Today was the critical civil procedure exam. Another digital exam which has turned into a fiasco, as the system went down for a large proportion of the examinees from the outset. Still no explanation as to what has happened though at least they seem to be prepared to admit that this was some sort of central failure. Those who were disconnected during the ethics exam have been informed they will have to do a “resit” in December when in fact they have not had a competently administered attempt on the first attempt. Fortunately the candidate I am personally aware of had the composure to grab his phone and do screen shots of the online failure of the system.
The impact on these students who have already been put off since June and are apparently now being told will be treated as a “re-sit” in December is incalculable. It affects their futures at every level and is in my view scandalous. The [Bar Standards] Board has had months to prepare/oversee a robust system to ensure fairness. The students who are most disadvantaged in terms of personal circumstances will suffer disproportionately.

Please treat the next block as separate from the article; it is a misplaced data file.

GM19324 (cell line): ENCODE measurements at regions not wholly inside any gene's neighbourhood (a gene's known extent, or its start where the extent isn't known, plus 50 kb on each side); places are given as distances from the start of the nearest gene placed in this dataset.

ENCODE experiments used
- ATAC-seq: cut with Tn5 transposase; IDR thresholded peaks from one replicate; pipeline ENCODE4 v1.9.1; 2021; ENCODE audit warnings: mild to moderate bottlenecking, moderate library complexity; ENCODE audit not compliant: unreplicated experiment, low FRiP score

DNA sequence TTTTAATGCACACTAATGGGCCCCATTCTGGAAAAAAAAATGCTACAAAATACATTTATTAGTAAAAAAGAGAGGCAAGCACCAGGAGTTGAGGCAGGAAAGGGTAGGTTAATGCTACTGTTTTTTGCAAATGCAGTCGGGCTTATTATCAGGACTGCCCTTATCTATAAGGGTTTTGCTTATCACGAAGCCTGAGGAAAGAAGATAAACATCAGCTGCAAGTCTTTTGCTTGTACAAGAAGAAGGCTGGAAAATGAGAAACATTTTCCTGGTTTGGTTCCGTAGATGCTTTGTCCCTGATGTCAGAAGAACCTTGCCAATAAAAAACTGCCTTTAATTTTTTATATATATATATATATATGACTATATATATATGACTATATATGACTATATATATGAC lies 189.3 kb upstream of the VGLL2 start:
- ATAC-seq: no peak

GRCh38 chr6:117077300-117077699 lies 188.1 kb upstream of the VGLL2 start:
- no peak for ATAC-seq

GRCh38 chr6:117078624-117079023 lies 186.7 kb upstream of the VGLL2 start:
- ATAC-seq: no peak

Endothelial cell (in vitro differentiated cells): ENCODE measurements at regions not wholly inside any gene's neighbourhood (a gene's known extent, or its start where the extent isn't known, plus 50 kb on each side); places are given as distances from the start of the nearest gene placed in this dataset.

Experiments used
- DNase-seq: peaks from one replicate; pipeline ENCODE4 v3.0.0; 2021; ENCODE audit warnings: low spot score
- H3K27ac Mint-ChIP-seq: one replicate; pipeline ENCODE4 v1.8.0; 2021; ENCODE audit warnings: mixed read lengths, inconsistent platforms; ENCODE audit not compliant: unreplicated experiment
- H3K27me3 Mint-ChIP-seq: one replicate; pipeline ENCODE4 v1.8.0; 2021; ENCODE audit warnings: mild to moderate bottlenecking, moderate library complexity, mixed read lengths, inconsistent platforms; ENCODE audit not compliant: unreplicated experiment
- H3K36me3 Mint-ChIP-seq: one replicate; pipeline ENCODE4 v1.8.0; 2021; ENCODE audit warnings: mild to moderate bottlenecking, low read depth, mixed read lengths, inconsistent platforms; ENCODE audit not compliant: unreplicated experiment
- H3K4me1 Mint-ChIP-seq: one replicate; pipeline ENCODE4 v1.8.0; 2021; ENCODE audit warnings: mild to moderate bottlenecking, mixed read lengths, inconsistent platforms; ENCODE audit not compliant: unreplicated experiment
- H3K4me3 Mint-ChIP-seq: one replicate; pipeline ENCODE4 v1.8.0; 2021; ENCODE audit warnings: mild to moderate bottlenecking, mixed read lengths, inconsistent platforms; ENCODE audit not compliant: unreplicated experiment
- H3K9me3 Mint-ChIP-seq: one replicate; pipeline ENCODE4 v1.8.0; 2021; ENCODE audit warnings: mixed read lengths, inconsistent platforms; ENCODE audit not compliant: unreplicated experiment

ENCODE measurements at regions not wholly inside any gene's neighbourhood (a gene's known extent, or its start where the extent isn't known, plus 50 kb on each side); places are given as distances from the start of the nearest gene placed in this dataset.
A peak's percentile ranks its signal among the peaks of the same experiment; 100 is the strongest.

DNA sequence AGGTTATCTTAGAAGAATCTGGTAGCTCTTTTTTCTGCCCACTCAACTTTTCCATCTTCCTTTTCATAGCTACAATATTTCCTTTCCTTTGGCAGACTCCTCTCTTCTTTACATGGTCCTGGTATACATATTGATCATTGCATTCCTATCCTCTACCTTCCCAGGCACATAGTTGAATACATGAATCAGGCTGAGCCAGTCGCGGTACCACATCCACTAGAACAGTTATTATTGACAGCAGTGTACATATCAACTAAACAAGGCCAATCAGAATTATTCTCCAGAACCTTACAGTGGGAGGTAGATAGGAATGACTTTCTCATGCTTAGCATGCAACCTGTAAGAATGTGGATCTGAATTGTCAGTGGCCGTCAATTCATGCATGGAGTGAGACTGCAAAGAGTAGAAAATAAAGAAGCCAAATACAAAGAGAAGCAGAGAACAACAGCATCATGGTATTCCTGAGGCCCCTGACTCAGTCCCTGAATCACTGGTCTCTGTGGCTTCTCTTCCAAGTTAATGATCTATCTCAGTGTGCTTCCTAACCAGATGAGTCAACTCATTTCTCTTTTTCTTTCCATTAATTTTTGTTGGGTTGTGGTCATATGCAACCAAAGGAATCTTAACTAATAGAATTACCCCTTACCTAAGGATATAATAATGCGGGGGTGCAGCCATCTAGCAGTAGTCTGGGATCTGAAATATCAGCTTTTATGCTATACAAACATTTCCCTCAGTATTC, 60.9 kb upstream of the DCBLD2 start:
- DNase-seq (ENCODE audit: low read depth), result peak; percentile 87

We all know that computers can go wrong. But Pearson VUE tells us it is using technology that has been in use — in one form or another — for more than 25 years. No explanation or apology has yet appeared on its website.
Update 18 August: The director general of the Bar Standards Board said tonight that “many” students were able to take the examination yesterday. Mark Neale continued:
We intend to offer everyone who took a computer-based exam and experienced a technical failure that prevented them from accessing or completing their exam the chance to sit their exam again as a pen and paper exercise in a secure venue and as soon as possible. Special consideration will also be given to anyone who was booked to take a computer-based exam and whose reasonable adjustments were not delivered as booked. We are working hard with the aim of offering that opportunity in September subject to the BPTC providers being able to arrange venues either on their campuses, if open, or at alternative locations. We are also encouraging pupillage providers to allow people to progress as planned to pupillage this autumn.
Update 7 May 2021: see Bar exam bosses apologise for last summer’s chaos after damning independent review by CJ McKinney for Legal Cheek.